Cruise operators optimistic with travellers eager to set sail

30,000 passengers have taken cruises to nowhere since early November

There has been a rush to hit the high seas with 13 cruises to nowhere setting sail over the past month or so.

The round-trip cruises without ports of call have taken 30,000 or so passengers since Genting Cruise Lines' World Dream got the ball rolling on Nov 6.

The trips, which are part of a pilot programme announced by the Singapore Tourism Board (STB) in October, impose strict measures to keep Covid-19 at bay, including a reduced 50 per cent capacity and pre-boarding testing for passengers.

The two operators authorised to run such trips - Genting Cruise Lines and Royal Caribbean International - told The Straits Times that tickets were selling well.

The World Dream, which has run 11 cruises since its first one on Nov 6, offers two- and three-night Super Seacation voyages. Operator Genting Cruise Lines has extended the itineraries to the end of March.


Mr Michael Goh, president of Dream Cruises and head of international sales at Genting Cruise Lines, said: "The responses and inquiries continue to be very positive, and we remain highly optimistic of the growing demand during the school and festive year-end holidays."

Royal Caribbean International held a pilot cruise on the Quantum of the Seas last Monday and on Thursday launched its first consumer-oriented voyage since the pandemic began with a four-night getaway for 1,300 passengers.

The vessel sets sail again today on a three-night jaunt with 1,700 voyagers.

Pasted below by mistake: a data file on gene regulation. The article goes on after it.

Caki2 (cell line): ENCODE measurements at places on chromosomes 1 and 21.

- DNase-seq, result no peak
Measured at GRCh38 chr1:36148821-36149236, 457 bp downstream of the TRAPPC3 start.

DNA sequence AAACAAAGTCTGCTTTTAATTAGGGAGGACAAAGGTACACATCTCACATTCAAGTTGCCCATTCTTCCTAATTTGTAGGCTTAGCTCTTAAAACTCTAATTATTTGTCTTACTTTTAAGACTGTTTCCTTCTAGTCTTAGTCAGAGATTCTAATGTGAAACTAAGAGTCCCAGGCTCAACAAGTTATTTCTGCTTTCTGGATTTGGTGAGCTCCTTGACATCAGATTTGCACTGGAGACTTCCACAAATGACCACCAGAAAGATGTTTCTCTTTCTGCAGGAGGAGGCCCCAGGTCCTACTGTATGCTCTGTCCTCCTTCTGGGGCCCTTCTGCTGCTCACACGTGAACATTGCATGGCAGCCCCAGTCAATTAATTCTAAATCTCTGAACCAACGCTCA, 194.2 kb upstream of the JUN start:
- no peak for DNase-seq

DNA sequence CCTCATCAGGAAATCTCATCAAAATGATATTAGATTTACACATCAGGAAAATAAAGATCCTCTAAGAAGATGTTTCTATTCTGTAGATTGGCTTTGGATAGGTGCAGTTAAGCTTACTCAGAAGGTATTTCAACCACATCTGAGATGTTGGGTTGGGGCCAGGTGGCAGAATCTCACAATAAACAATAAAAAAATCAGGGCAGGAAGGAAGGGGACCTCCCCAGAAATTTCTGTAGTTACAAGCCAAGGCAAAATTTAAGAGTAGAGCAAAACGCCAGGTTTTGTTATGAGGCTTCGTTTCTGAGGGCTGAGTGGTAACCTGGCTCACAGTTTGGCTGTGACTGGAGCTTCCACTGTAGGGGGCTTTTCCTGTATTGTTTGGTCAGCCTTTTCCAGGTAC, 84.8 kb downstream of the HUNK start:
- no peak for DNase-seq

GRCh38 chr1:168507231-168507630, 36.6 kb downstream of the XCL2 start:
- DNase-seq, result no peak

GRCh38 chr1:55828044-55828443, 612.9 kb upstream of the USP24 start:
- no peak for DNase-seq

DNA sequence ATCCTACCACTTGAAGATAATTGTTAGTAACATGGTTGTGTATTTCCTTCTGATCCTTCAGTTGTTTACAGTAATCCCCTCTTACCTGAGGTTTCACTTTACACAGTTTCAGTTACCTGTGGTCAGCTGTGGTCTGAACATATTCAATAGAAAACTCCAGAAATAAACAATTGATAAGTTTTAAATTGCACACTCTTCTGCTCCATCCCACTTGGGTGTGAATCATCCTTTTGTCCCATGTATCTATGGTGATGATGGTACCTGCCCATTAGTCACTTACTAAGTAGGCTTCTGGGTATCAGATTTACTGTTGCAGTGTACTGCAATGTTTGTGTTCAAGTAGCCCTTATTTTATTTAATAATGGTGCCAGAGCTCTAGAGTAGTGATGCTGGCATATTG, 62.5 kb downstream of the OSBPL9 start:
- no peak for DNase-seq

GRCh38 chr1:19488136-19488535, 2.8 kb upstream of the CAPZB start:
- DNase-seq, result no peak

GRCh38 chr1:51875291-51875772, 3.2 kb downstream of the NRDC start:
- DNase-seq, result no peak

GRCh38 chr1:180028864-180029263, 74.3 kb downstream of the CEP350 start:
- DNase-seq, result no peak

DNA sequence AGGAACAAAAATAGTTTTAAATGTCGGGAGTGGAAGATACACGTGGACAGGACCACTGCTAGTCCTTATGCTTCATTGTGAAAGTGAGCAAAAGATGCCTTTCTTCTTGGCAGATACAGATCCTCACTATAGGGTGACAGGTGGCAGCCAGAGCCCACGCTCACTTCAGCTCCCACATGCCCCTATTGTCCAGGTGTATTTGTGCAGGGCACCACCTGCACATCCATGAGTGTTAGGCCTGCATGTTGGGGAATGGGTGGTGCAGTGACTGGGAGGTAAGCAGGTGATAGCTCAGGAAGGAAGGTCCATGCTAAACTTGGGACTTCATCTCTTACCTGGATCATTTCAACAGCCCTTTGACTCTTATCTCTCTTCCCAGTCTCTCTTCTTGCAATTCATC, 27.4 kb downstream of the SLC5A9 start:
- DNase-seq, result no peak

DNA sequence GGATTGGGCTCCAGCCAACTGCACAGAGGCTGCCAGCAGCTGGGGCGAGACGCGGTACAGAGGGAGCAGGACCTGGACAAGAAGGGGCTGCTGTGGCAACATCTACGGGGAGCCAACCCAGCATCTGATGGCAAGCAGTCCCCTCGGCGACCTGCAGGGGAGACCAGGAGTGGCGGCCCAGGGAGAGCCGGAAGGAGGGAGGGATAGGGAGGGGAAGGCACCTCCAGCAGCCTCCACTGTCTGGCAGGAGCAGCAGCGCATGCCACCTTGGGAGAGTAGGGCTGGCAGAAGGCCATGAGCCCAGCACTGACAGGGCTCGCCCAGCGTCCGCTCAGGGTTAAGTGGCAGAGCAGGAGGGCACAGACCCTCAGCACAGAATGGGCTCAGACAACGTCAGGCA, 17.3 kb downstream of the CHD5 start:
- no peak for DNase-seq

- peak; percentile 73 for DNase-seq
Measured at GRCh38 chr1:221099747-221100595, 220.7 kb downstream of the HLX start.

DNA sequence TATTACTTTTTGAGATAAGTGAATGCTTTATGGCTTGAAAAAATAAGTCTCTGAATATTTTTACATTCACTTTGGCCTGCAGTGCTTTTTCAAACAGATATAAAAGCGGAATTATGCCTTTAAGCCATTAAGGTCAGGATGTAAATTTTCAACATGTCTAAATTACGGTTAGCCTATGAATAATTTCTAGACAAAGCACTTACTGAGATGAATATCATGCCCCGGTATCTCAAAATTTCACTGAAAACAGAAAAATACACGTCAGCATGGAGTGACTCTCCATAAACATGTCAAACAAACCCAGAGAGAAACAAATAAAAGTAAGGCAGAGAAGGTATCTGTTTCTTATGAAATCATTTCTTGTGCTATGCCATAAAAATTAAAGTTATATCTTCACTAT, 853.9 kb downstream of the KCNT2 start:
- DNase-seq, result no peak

Ms Angie Stephen, managing director for Asia-Pacific at Royal Caribbean International, noted that demand for its cruises from January to March was already building up, with January more than 50 per cent booked.

She added that many customers were families and young professionals, with most passengers aged 45 and under while around 10 per cent are in their 60s and above.

The need to get tested for Covid-19 before boarding has not dampened the spirits of excited travellers.

"I much prefer cruising to staycations. Despite there not being ports of call, there's loads to do on the boat," said Mr Ricky Goh, 29, who has been on two World Dream cruises.

"Going for a jog on the deck of a ship and watching the sunrise from the sea - these are not things you can do from a hotel room."

Meanwhile, Singaporeans are also busy cashing in their $100 SingapoRediscovers tourism vouchers on hotel staycations and tickets to attractions since the scheme began on Dec 1.

Booking platforms said they are seeing a healthy uptake across the board, in particular for visitor magnets such as Gardens by the Bay and Universal Studios Singapore.

The STB said on Dec 1 that the appointed booking platforms - Changi Recommends, GlobalTix, Traveloka, and Klook - had received more than 11,900 bookings totalling about $1.86 million in vouchers and payments as at 4.30pm that day, leaving some offerings sold out by midday.

Ms Carine Chew, head of outbound products at Changi Recommends, said the most-booked attractions included Gardens by the Bay, Universal Studios Singapore and the Singapore Zoo.

Mr Reza Amirul Juniarshah, head of corporate communications at Traveloka, said traffic on the platform has surged around 15-fold over normal periods since the vouchers were launched on Dec 1.

Klook has also seen quite an even spread of booking across hotels, attractions and tours, said South-east Asia marketing director Sarah Wan.